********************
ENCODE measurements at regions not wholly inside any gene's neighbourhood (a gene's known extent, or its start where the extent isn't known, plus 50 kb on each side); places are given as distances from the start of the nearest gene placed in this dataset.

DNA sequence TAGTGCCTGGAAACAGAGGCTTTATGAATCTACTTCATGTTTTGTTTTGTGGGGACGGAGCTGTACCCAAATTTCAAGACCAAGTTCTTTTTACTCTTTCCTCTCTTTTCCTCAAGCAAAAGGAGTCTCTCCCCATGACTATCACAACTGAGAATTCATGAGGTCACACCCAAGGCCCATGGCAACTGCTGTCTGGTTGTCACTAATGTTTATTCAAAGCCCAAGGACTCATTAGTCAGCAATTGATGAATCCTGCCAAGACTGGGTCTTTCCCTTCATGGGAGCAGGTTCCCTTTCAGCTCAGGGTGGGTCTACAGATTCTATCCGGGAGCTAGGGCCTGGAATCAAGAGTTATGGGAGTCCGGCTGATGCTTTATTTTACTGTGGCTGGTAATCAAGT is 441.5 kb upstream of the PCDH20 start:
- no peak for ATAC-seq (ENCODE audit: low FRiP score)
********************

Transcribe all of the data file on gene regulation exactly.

ENCODE measurements at regions not wholly inside any gene's neighbourhood (a gene's known extent, or its start where the extent isn't known, plus 50 kb on each side); places are given as distances from the start of the nearest gene placed in this dataset.

DNA sequence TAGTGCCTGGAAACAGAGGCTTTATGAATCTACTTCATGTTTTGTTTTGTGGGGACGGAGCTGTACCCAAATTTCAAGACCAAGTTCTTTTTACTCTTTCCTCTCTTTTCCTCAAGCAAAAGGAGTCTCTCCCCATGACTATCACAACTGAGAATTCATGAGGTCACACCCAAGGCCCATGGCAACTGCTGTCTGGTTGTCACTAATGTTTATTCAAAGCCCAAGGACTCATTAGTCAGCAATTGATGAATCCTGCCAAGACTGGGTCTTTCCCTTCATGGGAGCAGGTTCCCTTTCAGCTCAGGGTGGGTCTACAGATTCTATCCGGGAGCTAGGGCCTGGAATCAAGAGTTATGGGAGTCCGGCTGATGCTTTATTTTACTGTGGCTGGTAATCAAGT is 441.5 kb upstream of the PCDH20 start:
- no peak for ATAC-seq (ENCODE audit: low FRiP score)